Home Virginia Politics How To Deal With the Voter Photo ID Requirement

How To Deal With the Voter Photo ID Requirement

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Virginia Department of Elections photo 140709VADE_zps64613748.jpgI have warned that implementation of the new Virginia photo Voter ID requirement is mercurial. If it is not in black and white in the statute, then Mark Obenshain’s position is that only he, as the sponsor, can interpret the law’s intent. This promises further obfuscation and confusion through November.

Meanwhile, the Democratic Party of Virginia (DPVA) is twiddling its thumbs and whistling Dixie as it walks down a treacherous path to voter suppression. That is NOT the way to deal with this. Nothing, absolutely nothing, is certain at the Virginia Department of Elections (VADE), nee State Board of Elections. There will be an opportunity through a comment period on the Virginia Regulatory Town Hall for the voter ID regulations beginning on or about the 14th of July. I don’t see anything posted yet.

“The Code of Virginia requires that a voter shows a valid Virginia identification card. The state board, by regulation, now defines expired IDs – regardless of how much time has transpired since their expiration – as being expressly ‘valid,’ which, to my thinking, violates the plain meaning of the statute.” – state Senator Mark Obenshain (R-Harrisonburg)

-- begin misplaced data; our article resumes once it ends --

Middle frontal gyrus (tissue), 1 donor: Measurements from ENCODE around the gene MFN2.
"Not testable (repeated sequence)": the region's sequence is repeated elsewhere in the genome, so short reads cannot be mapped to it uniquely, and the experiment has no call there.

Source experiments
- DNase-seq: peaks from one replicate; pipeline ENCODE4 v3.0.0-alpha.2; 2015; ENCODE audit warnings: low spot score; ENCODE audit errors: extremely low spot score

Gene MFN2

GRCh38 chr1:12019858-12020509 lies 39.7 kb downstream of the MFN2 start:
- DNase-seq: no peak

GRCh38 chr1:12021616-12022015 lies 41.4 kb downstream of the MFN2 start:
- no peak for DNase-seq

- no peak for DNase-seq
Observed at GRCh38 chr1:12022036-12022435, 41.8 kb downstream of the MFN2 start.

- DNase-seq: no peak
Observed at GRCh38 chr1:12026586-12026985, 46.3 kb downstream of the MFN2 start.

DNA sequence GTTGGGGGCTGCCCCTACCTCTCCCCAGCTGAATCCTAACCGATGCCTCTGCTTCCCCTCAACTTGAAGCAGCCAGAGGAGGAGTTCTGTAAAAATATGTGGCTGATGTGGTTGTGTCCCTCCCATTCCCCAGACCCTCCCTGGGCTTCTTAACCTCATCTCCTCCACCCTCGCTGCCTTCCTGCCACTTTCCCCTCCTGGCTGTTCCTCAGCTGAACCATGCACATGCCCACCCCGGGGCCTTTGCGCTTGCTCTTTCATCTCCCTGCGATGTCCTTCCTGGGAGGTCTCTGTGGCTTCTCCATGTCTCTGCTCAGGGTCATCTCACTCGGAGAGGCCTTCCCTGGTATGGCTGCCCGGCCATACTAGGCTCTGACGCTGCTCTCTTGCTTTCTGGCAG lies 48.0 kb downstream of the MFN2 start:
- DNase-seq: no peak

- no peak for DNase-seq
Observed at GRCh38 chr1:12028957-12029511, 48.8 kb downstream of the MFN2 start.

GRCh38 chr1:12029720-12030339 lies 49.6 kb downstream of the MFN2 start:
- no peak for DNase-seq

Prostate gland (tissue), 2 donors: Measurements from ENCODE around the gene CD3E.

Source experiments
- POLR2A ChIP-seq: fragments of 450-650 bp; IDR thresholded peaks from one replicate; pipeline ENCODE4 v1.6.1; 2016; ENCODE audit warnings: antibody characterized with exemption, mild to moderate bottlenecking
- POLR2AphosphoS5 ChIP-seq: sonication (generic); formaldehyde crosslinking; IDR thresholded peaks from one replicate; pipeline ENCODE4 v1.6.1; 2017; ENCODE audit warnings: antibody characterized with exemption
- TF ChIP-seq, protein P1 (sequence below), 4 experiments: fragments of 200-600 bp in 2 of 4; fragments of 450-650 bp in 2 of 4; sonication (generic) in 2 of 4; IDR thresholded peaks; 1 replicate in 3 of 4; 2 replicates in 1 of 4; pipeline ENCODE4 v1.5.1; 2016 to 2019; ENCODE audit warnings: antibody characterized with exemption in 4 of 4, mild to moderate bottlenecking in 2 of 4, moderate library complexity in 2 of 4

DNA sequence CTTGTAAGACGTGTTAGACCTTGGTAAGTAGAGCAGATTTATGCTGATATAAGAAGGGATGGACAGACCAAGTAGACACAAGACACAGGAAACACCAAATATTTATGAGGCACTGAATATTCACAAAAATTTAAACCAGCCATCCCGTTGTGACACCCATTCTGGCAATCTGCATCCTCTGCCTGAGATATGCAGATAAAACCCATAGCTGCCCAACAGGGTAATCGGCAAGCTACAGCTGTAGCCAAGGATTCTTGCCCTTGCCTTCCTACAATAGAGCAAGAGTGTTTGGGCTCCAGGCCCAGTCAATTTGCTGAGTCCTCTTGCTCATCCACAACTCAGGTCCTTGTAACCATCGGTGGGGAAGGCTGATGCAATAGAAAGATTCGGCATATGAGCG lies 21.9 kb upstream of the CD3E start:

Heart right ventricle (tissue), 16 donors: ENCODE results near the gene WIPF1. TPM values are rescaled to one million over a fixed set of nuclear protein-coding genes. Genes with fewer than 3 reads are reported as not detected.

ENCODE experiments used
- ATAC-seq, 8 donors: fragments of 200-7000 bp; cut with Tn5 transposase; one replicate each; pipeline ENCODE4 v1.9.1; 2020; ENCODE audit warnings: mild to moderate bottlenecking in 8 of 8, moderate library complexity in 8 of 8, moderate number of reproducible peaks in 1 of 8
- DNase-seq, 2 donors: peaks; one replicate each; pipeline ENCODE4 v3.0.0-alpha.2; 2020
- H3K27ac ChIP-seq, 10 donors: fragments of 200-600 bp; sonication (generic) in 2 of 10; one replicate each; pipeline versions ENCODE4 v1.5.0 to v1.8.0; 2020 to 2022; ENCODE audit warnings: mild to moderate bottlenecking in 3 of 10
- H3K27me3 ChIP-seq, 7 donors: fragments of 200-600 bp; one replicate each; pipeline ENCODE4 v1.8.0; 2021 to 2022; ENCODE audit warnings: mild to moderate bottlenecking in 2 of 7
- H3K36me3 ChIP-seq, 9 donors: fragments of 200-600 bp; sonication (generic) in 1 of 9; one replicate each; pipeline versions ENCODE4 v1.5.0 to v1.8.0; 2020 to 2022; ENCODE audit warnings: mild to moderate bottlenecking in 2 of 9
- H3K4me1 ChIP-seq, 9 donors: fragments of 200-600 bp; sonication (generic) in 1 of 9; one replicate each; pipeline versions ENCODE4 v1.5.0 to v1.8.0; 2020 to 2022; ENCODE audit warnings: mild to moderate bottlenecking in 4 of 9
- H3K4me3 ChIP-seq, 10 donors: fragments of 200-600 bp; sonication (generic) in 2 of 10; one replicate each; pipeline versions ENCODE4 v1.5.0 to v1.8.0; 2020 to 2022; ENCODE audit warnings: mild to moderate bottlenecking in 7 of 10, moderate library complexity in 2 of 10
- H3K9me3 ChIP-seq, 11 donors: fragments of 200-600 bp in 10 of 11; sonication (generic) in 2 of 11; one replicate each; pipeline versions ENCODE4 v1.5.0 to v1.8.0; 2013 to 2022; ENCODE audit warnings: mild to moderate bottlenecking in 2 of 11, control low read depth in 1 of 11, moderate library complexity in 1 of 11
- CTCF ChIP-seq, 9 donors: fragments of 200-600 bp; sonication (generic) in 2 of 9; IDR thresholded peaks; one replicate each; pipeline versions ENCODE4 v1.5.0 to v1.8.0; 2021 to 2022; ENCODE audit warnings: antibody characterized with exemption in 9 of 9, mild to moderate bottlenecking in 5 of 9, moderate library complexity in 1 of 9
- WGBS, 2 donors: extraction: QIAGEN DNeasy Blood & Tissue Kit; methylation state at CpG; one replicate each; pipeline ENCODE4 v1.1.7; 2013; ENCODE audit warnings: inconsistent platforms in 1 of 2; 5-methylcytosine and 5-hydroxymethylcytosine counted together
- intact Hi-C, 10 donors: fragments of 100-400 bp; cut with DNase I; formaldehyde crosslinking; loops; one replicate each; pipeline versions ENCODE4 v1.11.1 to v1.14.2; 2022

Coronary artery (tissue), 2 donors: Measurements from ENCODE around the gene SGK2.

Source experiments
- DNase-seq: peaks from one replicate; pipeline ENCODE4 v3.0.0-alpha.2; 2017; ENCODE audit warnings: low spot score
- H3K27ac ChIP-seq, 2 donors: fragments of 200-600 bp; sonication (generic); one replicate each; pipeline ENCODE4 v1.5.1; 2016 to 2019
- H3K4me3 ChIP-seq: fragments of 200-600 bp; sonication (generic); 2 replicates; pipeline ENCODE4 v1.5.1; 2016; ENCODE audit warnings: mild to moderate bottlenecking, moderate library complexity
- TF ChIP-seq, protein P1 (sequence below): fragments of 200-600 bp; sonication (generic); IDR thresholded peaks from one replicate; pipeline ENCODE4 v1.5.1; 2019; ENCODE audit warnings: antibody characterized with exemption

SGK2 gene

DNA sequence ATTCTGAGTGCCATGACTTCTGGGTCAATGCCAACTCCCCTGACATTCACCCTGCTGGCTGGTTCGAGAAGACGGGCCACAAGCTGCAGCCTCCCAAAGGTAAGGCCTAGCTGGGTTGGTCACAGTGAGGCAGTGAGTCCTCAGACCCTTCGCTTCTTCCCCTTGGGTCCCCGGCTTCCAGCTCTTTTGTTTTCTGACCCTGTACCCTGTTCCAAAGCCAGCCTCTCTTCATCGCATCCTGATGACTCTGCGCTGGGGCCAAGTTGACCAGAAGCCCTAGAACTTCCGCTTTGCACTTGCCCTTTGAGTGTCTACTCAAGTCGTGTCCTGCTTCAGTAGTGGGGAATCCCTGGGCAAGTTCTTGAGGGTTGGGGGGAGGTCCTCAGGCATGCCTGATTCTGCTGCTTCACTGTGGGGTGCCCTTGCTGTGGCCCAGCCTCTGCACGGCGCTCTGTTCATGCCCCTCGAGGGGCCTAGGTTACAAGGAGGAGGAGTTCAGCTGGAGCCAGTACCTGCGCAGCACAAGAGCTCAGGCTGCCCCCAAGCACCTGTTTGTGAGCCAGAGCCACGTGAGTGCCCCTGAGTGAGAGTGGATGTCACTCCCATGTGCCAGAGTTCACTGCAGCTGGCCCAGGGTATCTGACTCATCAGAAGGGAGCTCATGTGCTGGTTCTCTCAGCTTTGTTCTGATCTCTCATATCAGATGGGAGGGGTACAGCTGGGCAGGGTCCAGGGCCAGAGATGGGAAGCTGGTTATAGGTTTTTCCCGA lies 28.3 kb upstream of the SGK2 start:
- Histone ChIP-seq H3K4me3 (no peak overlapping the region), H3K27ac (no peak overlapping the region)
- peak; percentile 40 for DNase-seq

This is the tip of the iceberg. The Registrars, as best I can tell, all have the equipment and software required to issue the new, otherwise useless, photo IDs. No voter, as far as I can tell, has obtained a new voter ID. The DPVA plan to facilitate obtaining IDs is completely dependent upon the rules remaining in stasis. That is pure folly. There are so many assumptions about implementation and no branch plans to compensate for failures of those assumptions. I have the solution, but first a bit of discussion.

What the registrars have is the equipment to produce the voter photo IDs in their offices. They do not have the equipment, staffing, or budget to take the show on the road. Without a budget for this, local jurisdictions, not exactly flush with cash must purchase the computer, camera, and signature pad required to go mobile. So dreams of hitting the pavement to resolve this requirement are pipe only. There is no guidance for allowing the devices to go mobile in any case. It probably would require a member of the Registrar’s staff to operate due to privacy and security considerations. The target audience includes persons who may only have time on the weekends to obtain the IDs and that would translate to overtime or compensatory time for the employees.